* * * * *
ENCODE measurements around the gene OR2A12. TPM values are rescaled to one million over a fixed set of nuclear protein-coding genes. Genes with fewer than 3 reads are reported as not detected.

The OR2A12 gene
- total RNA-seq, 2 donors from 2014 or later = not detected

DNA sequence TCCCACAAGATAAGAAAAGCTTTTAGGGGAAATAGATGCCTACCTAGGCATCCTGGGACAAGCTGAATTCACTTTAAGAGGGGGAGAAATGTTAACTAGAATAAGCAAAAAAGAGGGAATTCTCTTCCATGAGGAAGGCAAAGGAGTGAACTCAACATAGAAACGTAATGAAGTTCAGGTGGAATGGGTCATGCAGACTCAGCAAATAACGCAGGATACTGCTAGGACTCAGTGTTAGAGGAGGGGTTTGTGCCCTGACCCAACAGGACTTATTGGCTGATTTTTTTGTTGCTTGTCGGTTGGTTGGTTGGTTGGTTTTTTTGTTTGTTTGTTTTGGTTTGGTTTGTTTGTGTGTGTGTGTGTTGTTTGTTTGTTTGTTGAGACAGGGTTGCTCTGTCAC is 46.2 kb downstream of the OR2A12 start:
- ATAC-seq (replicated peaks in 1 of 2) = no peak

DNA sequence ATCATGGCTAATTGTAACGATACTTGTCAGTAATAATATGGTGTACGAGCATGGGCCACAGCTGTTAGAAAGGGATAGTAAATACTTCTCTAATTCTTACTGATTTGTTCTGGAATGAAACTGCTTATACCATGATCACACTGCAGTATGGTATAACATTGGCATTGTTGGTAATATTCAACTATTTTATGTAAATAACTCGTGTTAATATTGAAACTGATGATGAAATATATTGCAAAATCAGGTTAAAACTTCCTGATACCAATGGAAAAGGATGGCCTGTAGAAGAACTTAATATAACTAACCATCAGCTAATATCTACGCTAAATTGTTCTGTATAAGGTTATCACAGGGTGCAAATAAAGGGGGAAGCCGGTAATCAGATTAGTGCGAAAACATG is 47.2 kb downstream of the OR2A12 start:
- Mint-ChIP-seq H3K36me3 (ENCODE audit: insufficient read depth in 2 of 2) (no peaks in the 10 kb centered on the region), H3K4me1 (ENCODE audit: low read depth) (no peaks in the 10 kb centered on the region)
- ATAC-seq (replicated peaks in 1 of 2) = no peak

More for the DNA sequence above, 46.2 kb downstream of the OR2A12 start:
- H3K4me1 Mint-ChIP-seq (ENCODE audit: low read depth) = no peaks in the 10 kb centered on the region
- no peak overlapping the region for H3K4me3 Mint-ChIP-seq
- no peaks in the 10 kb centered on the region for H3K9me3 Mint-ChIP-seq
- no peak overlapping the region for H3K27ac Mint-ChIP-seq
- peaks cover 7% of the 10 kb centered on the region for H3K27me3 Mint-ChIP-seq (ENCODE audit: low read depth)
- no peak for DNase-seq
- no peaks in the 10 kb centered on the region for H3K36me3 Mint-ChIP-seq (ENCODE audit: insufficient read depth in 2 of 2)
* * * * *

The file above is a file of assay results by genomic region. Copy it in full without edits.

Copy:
ENCODE measurements around the gene OR2A12. TPM values are rescaled to one million over a fixed set of nuclear protein-coding genes. Genes with fewer than 3 reads are reported as not detected.

The OR2A12 gene
- total RNA-seq, 2 donors from 2014 or later = not detected

DNA sequence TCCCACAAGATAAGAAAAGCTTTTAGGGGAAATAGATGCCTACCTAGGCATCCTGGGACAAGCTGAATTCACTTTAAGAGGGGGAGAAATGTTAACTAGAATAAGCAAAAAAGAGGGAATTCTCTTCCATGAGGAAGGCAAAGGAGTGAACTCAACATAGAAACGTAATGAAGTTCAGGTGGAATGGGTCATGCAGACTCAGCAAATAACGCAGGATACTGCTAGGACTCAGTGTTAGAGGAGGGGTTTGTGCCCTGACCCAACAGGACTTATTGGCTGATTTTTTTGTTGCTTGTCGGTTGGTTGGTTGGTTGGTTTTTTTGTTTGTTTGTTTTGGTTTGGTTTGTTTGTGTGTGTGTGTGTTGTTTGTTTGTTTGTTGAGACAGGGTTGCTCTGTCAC is 46.2 kb downstream of the OR2A12 start:
- ATAC-seq (replicated peaks in 1 of 2) = no peak

DNA sequence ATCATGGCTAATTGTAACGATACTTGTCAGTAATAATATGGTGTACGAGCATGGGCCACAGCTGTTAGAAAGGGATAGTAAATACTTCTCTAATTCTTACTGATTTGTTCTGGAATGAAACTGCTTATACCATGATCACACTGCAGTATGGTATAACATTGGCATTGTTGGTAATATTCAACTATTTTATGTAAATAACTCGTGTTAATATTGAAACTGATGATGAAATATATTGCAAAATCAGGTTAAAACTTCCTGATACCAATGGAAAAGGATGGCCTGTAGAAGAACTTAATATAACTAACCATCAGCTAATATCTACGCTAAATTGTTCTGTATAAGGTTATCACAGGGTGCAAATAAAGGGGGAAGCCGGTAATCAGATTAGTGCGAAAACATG is 47.2 kb downstream of the OR2A12 start:
- Mint-ChIP-seq H3K36me3 (ENCODE audit: insufficient read depth in 2 of 2) (no peaks in the 10 kb centered on the region), H3K4me1 (ENCODE audit: low read depth) (no peaks in the 10 kb centered on the region)
- ATAC-seq (replicated peaks in 1 of 2) = no peak

More for the DNA sequence above, 46.2 kb downstream of the OR2A12 start:
- H3K4me1 Mint-ChIP-seq (ENCODE audit: low read depth) = no peaks in the 10 kb centered on the region
- no peak overlapping the region for H3K4me3 Mint-ChIP-seq
- no peaks in the 10 kb centered on the region for H3K9me3 Mint-ChIP-seq
- no peak overlapping the region for H3K27ac Mint-ChIP-seq
- peaks cover 7% of the 10 kb centered on the region for H3K27me3 Mint-ChIP-seq (ENCODE audit: low read depth)
- no peak for DNase-seq
- no peaks in the 10 kb centered on the region for H3K36me3 Mint-ChIP-seq (ENCODE audit: insufficient read depth in 2 of 2)